Gray: Lee Tyner had never seen National Lampoon’s Christmas Vacation.
Muwon: Gray Flora would rather be a stay-home dad then work outside the home. He absolutely loves being a dad!
Clay: Muwon Kroeger designed nuclear power plants in California.
Q6: Was Les the first candidate you contacted? When did he officially become a “candidate”?
Lisa: Les was recommended to us by many people in our congregation and from others who know our church well, but when we asked him early in the process, he did not want to be a candidate. For about five months we continued our search without considering him as a candidate. He officially became a candidate in November (interviewed early December). In God’s perfect timing, He had been working in Les to prepare him for something new and unexpected, and also it was at a time when the pulpit committee was prepared to fully and fairly evaluate him.
Lee: Although Les was nominated by several people, he declined to be a candidate early on. Before we ever began considering Les, we reviewed, at some level, about fifty candidates. About half of those candidates were nominated by members or friends of the church or by denominational leaders who know CPC. The other half were candidates who responded to our posting the position. Of those fifty, we reached out to at least seven before the committee began serious discussions with Les.
Terri: Les was not the first candidate that we contacted. We contacted at least six before we ever talked to Les and let them know that we were looking at them. They were very interested.
Q7: What gave you the most grey hairs during this process? What did you enjoy the most?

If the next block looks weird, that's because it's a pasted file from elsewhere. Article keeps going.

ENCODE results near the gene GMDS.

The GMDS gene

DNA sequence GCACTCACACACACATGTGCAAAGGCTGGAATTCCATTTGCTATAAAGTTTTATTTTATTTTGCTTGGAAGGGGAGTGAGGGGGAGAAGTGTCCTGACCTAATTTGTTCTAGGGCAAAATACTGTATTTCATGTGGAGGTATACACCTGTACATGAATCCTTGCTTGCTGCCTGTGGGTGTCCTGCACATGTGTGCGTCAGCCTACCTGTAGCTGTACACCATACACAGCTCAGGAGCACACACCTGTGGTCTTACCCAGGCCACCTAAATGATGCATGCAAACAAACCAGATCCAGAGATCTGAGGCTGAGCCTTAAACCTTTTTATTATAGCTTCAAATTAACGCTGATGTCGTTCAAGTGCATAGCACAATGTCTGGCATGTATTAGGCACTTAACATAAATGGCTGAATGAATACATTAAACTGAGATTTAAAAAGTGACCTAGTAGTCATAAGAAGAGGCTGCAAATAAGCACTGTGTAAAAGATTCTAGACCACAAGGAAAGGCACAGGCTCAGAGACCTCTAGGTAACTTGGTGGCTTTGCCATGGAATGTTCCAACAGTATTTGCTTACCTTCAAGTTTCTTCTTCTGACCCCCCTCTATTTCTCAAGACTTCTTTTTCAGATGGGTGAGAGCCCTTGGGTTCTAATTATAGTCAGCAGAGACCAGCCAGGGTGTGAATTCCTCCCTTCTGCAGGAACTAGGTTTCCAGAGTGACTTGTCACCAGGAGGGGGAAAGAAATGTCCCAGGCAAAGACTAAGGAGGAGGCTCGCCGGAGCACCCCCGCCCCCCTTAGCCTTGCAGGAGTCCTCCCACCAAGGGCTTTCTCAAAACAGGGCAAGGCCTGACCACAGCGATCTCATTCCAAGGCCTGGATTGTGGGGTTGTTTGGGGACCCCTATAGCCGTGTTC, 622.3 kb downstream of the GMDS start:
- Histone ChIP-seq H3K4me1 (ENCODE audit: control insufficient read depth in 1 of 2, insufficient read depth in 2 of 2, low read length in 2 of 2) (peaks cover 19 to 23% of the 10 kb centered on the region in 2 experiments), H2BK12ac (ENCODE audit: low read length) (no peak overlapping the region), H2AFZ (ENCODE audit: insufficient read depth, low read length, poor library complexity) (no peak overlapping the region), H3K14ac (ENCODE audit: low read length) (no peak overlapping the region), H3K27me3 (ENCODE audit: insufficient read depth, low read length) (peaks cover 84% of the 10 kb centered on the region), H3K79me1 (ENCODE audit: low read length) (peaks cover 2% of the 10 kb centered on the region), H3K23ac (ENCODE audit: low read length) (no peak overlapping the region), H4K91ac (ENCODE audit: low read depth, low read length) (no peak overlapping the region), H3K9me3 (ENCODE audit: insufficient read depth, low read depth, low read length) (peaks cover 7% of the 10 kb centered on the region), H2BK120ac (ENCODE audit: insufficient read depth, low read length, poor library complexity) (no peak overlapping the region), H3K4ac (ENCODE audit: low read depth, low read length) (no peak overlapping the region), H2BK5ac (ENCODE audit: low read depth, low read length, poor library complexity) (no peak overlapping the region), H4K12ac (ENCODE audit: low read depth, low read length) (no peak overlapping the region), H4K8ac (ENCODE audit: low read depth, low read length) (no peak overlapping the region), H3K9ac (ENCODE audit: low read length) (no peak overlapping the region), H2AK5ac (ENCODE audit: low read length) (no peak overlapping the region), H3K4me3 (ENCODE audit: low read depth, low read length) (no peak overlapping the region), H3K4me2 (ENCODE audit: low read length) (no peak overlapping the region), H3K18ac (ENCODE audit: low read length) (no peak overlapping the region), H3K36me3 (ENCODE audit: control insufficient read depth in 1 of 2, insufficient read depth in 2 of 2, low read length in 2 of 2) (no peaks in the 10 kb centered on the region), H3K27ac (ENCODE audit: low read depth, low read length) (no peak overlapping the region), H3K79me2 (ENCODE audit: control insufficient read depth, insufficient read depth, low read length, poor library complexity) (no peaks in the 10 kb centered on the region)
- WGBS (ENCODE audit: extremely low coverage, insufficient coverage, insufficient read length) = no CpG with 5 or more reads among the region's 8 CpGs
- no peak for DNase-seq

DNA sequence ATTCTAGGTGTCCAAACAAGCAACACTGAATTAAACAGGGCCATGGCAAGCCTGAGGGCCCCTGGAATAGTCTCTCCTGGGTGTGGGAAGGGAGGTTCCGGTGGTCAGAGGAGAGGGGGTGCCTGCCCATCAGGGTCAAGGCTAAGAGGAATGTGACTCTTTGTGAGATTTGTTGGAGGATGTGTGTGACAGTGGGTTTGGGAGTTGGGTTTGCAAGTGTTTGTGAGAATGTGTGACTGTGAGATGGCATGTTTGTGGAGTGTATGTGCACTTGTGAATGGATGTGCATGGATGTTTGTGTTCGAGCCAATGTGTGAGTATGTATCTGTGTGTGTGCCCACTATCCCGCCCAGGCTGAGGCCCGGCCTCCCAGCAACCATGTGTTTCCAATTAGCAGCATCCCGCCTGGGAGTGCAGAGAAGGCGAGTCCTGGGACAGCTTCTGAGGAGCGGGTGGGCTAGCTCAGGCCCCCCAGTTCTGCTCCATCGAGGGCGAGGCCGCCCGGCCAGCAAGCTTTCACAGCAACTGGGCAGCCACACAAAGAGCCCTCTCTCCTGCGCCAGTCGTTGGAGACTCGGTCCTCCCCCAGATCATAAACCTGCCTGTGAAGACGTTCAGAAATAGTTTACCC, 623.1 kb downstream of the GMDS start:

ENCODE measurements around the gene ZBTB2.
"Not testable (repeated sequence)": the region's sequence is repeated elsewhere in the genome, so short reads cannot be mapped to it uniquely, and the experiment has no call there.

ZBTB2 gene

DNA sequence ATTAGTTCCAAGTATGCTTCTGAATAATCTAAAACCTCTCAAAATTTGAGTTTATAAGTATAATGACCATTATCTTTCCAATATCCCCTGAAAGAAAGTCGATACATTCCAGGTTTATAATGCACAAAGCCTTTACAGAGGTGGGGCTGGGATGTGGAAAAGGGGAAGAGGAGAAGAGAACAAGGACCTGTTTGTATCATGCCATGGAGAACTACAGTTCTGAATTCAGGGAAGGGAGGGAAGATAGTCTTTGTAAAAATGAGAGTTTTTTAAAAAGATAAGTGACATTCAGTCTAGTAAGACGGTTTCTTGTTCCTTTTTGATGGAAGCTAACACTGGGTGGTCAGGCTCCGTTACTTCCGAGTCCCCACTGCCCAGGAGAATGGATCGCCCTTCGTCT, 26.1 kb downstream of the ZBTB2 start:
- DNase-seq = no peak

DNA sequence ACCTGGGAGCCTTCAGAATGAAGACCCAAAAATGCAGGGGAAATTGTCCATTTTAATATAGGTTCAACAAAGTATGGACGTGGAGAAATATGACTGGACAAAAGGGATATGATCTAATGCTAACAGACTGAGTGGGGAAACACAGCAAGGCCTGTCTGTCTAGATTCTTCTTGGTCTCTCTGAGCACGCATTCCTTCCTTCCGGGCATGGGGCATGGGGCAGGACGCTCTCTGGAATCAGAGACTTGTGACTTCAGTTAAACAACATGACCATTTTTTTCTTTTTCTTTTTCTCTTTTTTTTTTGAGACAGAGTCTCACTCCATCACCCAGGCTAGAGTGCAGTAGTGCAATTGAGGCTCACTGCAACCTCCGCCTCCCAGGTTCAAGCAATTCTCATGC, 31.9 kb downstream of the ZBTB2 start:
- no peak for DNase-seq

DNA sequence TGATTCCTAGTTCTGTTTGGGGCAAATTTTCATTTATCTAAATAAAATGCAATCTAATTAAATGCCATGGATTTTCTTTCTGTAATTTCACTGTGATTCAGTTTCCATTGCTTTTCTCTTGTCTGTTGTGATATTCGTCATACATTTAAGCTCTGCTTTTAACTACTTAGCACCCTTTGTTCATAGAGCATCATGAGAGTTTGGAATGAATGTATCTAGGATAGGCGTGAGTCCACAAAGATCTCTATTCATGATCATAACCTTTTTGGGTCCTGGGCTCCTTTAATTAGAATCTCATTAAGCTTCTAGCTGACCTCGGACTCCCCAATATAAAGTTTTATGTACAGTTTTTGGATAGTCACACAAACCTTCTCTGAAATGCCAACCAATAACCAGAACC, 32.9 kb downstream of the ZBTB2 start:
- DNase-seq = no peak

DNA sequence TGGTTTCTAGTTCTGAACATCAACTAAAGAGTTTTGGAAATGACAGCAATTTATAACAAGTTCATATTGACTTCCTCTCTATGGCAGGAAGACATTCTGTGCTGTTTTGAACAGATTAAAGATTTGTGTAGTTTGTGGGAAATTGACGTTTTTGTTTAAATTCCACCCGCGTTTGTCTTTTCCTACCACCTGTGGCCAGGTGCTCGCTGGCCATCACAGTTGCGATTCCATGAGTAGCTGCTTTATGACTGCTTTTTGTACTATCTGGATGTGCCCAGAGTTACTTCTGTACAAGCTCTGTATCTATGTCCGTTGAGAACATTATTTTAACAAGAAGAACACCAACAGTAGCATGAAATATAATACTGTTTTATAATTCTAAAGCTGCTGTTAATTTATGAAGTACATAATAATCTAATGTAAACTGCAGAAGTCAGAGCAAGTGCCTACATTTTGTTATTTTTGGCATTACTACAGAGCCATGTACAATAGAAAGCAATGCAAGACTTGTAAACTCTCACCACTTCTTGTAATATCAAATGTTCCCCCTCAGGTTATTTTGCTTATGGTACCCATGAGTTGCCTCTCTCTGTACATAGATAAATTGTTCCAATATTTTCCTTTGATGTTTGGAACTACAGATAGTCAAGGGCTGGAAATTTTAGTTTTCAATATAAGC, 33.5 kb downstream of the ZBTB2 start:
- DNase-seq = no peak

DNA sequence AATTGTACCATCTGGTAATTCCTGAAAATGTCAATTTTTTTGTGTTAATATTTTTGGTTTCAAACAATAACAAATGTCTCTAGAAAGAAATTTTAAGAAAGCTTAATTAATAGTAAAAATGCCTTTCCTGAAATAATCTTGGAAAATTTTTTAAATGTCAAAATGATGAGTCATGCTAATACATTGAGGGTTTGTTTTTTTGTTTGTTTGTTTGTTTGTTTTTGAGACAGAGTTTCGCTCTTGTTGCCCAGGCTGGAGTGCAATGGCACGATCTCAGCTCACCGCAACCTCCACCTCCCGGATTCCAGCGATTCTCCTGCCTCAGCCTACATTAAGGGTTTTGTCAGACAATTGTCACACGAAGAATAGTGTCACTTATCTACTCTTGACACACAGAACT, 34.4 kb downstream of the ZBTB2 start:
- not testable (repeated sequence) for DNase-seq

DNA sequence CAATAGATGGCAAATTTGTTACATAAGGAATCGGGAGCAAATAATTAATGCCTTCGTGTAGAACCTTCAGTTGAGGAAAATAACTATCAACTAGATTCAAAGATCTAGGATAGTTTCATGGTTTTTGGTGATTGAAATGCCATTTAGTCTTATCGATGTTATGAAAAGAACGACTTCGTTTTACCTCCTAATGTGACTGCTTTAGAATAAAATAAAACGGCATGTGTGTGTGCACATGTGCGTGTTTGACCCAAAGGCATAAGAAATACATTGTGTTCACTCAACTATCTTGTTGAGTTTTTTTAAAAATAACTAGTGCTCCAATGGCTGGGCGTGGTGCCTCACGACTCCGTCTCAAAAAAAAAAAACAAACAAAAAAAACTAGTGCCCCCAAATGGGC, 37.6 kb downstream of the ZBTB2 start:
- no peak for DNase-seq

Jill: Finding the time to listen to sermons was a challenge with three small children and a job. What I enjoyed most was being with other CPC members and seeing how many Godly men are out there in PCA ministering.
Lee: I enjoyed the process. But our prayer was that we would go about it in a way that encouraged our church, encouraged other churches, and encouraged ministers of the Gospel who were potential candidates. That is still my prayer.
Wayne: The grey hair was the prep work. I was just ready to jump in and listen to sermons. Looking back, I think if we moved too quickly, I would have been overwhelmed. Developing sermon evaluation forms is not fun, but it is a valuable tool when you need to listen to 15-20 sermons. The value of the process is not only the listening to a sermon, but communicating measurable qualities back to the committee. The most enjoyable part of the process is watching the committee come together. Not everyone got to the same place at the same time, but we all got there!
Gray: I am pretty bald so I cannot say that the process had any effect on me follicly. I think the weight of the importance of what we are doing was very taxing. Getting to know all the other members and thinking about CPC’s bright future.